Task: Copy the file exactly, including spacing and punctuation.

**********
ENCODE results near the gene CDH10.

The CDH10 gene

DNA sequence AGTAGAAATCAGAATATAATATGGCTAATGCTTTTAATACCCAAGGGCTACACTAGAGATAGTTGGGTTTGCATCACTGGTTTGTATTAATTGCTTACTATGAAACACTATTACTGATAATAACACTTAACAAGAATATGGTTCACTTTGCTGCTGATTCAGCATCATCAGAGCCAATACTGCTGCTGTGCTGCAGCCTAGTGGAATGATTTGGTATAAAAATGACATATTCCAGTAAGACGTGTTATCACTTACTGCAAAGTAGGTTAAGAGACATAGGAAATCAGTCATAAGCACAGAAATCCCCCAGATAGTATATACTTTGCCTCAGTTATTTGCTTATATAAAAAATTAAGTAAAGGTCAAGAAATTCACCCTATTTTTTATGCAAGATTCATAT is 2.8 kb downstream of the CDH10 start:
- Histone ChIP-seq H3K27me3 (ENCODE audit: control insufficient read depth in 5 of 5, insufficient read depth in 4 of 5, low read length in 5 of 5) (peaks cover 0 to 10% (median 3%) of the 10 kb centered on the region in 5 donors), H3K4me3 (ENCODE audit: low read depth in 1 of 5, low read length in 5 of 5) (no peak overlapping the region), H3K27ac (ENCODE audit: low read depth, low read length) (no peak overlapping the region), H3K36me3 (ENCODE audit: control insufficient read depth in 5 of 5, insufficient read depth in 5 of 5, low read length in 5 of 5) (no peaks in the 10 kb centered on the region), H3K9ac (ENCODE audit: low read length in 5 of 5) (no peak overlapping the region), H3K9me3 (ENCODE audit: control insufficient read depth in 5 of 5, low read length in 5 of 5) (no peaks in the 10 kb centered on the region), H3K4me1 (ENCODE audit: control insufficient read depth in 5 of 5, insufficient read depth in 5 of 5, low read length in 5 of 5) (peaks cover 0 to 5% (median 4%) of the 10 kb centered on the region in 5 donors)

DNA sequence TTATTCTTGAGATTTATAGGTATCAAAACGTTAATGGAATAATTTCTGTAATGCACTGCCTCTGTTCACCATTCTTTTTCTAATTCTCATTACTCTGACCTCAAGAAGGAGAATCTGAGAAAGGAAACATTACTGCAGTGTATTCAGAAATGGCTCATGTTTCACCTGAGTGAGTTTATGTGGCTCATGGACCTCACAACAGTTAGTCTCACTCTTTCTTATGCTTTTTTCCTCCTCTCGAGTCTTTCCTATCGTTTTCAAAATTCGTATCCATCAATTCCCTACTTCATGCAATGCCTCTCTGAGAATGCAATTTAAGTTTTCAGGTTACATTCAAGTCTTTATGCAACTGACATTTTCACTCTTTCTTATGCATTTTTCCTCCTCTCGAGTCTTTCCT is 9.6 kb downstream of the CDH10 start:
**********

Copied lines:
ENCODE results near the gene CDH10.

The CDH10 gene

DNA sequence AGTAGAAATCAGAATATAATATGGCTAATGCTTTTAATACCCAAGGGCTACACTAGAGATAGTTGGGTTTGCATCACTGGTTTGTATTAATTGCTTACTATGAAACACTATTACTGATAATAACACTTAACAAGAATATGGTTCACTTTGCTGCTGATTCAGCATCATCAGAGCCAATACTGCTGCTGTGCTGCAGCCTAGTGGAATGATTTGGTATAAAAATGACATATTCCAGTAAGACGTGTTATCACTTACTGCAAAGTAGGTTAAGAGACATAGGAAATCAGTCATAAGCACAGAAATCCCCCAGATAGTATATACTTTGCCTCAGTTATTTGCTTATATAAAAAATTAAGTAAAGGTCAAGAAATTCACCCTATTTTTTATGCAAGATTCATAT is 2.8 kb downstream of the CDH10 start:
- Histone ChIP-seq H3K27me3 (ENCODE audit: control insufficient read depth in 5 of 5, insufficient read depth in 4 of 5, low read length in 5 of 5) (peaks cover 0 to 10% (median 3%) of the 10 kb centered on the region in 5 donors), H3K4me3 (ENCODE audit: low read depth in 1 of 5, low read length in 5 of 5) (no peak overlapping the region), H3K27ac (ENCODE audit: low read depth, low read length) (no peak overlapping the region), H3K36me3 (ENCODE audit: control insufficient read depth in 5 of 5, insufficient read depth in 5 of 5, low read length in 5 of 5) (no peaks in the 10 kb centered on the region), H3K9ac (ENCODE audit: low read length in 5 of 5) (no peak overlapping the region), H3K9me3 (ENCODE audit: control insufficient read depth in 5 of 5, low read length in 5 of 5) (no peaks in the 10 kb centered on the region), H3K4me1 (ENCODE audit: control insufficient read depth in 5 of 5, insufficient read depth in 5 of 5, low read length in 5 of 5) (peaks cover 0 to 5% (median 4%) of the 10 kb centered on the region in 5 donors)

DNA sequence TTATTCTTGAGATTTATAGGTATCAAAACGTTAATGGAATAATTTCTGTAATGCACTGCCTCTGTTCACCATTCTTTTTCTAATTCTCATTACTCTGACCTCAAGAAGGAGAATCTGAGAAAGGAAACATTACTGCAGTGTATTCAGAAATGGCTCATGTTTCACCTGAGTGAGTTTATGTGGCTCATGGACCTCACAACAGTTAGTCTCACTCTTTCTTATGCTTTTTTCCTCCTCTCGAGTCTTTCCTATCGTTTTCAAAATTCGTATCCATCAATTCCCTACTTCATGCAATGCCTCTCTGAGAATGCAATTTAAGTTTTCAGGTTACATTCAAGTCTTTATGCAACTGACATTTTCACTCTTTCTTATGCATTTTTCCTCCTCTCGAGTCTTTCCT is 9.6 kb downstream of the CDH10 start: